First, as shown in FIG. 10A, that portion of the SiO2 film 54, which corresponds to a prospective cut portion of the redundancy fuse 51 is irradiated with a laser beam. The selected wavelength of this laser beam is hardly absorbed by silicon so as not to cause any damage to the silicon semiconductor substrate 1. For example, preferred cutting conditions are a laser wavelength of 1.3 μm, a laser energy of 1.0 μJ, a pulse width of 12 nsec, and a spot diameter of 2.5 μm.

When the laser beam is emitted under the above cutting conditions, as shown in FIG. 10B, the irradiated portions of the SiO2 film 54 and the SiN film 53 evaporate. In addition, since the TiN film 43 has high absorptance to a laser beam having this irradiation condition (wavelength), the TiN film 43 well absorbs this laser beam to cause an abrupt temperature rise. As a consequence, the redundancy fuse 51 is cut in the irradiated portion.

The Cu—Al alloy film 44 in the cut portion of this redundancy fuse 51 thermally diffuses by the abrupt temperature rise, and Al preferentially combines with oxygen because Al is baser than Cu. Accordingly, Al oxidizes in the atmosphere, and AlOx as the stable metal oxide produced sticks to the cut surfaces of the redundancy fuse 51 to form a film 61 in self-alignment. This film functions as a protective film to prevent the generation of corrosion. In this embodiment as described above, even when Cu interconnects are used in a semiconductor device and a Cu alloy is also used as the redundancy fuse 51 accordingly, it is possible to reliably cut the redundancy fuse 51 and protect the cut surfaces.

In addition, after the redundancy fuse 51 is cut, the cut surfaces can also be irradiated with a laser beam having energy lower than that of the above laser beam. More specifically, the cut surfaces are heated by irradiation by setting the laser energy to 0.01 μJ, the pulse width to 100 nsec, and the spot diameter to 5.0 μm. This further ensures the protection of the cut surfaces by the film 61 and improve the reliability.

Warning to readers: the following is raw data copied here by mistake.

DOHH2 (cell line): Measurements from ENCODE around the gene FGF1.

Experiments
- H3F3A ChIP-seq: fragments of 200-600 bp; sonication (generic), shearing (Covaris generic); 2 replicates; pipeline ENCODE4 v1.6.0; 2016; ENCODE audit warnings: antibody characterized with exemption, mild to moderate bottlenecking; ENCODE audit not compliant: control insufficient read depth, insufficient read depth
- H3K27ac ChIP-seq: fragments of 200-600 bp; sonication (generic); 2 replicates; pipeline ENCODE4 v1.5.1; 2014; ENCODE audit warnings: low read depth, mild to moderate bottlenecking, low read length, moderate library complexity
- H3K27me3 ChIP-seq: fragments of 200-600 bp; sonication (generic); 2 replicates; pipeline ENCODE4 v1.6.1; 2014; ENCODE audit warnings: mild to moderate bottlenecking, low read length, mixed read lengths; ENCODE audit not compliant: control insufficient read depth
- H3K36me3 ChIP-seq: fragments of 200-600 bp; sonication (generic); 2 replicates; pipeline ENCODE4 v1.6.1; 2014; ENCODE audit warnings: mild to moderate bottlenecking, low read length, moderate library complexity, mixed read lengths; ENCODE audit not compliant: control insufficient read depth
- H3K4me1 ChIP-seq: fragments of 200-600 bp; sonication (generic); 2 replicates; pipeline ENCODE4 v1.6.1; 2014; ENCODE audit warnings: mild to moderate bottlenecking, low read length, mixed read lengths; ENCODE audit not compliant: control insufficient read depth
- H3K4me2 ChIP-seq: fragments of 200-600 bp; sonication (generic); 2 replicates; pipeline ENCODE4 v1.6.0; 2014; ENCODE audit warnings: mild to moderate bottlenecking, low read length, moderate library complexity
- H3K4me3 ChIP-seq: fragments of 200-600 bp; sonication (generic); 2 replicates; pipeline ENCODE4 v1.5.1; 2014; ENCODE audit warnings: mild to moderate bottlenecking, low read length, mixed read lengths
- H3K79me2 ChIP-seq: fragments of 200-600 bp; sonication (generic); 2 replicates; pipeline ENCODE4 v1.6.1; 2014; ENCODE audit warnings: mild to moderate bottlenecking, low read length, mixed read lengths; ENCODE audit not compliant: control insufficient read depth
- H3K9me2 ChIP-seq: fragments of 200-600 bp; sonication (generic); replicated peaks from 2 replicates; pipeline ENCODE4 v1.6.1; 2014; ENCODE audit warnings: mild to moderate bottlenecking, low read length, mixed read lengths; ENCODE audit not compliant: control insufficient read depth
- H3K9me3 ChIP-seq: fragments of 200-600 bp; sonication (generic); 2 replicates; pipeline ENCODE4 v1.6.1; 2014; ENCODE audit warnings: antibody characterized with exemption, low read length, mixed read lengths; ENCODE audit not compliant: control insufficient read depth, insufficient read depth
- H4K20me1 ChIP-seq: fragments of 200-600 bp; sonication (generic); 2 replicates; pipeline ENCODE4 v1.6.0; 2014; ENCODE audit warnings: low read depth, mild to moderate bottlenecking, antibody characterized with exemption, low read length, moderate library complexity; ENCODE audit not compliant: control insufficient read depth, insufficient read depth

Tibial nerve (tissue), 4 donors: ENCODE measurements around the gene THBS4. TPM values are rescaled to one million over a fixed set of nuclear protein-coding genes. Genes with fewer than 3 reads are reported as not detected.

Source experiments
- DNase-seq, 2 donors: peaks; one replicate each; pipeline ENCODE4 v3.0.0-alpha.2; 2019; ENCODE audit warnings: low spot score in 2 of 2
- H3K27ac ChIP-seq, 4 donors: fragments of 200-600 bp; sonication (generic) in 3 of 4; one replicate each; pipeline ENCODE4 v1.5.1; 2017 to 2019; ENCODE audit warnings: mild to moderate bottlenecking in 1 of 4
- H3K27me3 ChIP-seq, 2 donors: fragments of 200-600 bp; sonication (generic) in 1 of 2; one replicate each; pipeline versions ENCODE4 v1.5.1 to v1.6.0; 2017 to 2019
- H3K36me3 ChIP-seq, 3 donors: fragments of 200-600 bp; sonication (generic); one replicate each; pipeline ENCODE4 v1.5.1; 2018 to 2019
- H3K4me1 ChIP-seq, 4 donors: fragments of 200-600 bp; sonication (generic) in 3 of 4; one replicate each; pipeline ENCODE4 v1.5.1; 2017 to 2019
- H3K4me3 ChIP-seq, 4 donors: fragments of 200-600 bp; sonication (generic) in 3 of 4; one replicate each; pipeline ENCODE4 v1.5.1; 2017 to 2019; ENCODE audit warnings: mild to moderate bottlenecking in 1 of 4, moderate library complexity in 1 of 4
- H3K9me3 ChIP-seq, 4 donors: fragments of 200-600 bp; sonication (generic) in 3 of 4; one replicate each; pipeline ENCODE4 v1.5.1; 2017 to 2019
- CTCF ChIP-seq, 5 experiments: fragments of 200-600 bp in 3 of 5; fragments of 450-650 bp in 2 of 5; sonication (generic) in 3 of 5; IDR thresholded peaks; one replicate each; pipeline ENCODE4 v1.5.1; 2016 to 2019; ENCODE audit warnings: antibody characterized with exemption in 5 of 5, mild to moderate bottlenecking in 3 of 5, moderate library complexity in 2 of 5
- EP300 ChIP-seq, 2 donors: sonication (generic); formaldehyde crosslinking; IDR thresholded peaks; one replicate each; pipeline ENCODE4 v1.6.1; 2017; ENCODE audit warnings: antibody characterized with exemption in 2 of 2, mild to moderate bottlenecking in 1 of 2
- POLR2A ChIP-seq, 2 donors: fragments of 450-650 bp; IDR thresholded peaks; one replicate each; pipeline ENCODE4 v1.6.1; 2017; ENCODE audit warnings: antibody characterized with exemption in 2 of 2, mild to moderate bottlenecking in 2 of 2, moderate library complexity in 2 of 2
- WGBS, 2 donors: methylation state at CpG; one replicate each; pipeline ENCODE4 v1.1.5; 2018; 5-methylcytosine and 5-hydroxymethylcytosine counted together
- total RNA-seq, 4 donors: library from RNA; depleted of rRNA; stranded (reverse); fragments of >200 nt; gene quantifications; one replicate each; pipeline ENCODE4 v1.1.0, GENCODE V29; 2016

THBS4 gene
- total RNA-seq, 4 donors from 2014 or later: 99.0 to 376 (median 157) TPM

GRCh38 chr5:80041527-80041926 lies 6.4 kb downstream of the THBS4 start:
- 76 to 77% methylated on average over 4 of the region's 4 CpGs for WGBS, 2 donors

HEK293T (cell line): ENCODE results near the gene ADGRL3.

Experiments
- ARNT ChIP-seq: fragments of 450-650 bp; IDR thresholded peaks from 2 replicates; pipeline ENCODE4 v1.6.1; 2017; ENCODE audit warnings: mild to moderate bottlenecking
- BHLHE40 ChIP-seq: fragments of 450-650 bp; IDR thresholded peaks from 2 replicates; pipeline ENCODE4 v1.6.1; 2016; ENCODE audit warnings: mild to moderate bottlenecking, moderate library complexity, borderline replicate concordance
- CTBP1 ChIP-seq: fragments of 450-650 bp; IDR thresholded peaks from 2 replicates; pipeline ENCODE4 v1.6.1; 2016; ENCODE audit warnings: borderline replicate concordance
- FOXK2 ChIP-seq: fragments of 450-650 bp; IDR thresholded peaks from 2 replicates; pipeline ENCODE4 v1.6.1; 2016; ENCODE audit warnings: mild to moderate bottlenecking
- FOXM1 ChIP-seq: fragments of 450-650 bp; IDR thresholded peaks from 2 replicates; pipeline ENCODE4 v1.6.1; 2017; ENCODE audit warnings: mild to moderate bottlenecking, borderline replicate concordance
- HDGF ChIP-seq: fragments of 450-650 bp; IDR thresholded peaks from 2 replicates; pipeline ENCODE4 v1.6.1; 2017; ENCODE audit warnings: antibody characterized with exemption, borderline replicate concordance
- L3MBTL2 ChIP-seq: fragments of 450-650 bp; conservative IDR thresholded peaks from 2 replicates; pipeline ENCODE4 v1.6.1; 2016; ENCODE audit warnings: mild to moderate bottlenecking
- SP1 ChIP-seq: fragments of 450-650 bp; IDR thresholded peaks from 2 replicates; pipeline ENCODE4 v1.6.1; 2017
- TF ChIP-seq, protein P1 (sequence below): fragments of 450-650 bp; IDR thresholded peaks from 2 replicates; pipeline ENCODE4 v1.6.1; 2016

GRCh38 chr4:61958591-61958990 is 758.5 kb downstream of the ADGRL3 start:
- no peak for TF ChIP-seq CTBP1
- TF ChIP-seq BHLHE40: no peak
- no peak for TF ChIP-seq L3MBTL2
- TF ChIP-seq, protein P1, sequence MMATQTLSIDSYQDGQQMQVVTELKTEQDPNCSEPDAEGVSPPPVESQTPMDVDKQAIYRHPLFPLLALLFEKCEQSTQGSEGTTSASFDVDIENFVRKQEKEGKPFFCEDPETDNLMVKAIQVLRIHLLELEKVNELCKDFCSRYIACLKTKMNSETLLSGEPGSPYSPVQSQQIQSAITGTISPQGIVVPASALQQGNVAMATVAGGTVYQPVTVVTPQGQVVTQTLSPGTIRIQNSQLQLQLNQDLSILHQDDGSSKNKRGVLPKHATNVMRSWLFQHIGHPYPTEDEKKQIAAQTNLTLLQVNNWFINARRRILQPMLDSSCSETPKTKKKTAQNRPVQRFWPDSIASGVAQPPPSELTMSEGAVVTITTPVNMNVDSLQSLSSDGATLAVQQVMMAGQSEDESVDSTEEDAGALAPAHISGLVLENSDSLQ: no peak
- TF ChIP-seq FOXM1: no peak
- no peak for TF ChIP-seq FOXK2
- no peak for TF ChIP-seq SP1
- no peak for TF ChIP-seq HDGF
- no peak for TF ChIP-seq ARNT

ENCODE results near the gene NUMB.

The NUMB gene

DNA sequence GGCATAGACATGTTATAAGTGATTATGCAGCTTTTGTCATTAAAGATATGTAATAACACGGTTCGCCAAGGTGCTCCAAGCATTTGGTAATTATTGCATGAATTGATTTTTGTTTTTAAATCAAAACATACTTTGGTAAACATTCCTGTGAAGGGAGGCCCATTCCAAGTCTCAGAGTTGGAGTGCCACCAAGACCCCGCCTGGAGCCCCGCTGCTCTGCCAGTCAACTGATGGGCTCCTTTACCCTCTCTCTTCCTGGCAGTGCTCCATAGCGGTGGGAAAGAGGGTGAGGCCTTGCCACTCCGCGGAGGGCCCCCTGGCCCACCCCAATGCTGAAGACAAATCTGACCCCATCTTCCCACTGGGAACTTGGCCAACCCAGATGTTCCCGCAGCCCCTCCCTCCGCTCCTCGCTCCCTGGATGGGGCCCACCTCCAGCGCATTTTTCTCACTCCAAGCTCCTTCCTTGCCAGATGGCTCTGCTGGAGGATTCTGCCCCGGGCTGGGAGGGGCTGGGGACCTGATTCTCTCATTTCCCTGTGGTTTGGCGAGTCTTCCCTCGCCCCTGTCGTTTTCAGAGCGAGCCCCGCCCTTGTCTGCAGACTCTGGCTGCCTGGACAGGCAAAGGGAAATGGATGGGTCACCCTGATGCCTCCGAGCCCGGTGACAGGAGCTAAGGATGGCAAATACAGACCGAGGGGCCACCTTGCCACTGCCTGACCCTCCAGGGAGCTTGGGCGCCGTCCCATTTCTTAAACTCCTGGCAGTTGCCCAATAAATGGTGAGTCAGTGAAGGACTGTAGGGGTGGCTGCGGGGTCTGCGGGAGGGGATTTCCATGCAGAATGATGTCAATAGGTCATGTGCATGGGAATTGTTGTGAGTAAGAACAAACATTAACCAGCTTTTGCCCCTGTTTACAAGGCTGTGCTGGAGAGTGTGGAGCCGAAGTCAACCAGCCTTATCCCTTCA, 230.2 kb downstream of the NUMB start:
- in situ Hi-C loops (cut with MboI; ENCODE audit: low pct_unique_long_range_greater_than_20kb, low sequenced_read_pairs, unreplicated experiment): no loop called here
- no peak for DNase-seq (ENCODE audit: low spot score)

In this embodiment, the TiN film 43 is formed as a film for covering the surrounding surface (the entire surface in this embodiment) of the Cu—Al alloy film 44. However, any metal material having absorption to the wavelength of a laser beam used to cut the redundancy fuse 51 can be used. For example, instead of TiN it is possible to preferably use one member or a combination of two or more members selected from Ti, W, WN, Ta, TaN, and TiW.

To check the thickness of a metal material film suited to holding high absorption to the wavelength of a laser beam, the relationship between the film thickness and the light absorptance was simulated for a TiN film, Ti film, TaN film, and Ta film.

The experimental results are shown in FIGS. 11 to 15. The results of the TiN, Ti, TaN, and Ta films are shown in FIG. 11, FIG. 12, FIG. 13, and FIGS. 14 and 15, respectively. The experiments were conducted by forming a metal material film on the upper surface of a Cu layer in each of FIGS. 11 to 14, and by forming a metal material film on the side surfaces of a Cu layer in FIG. 15.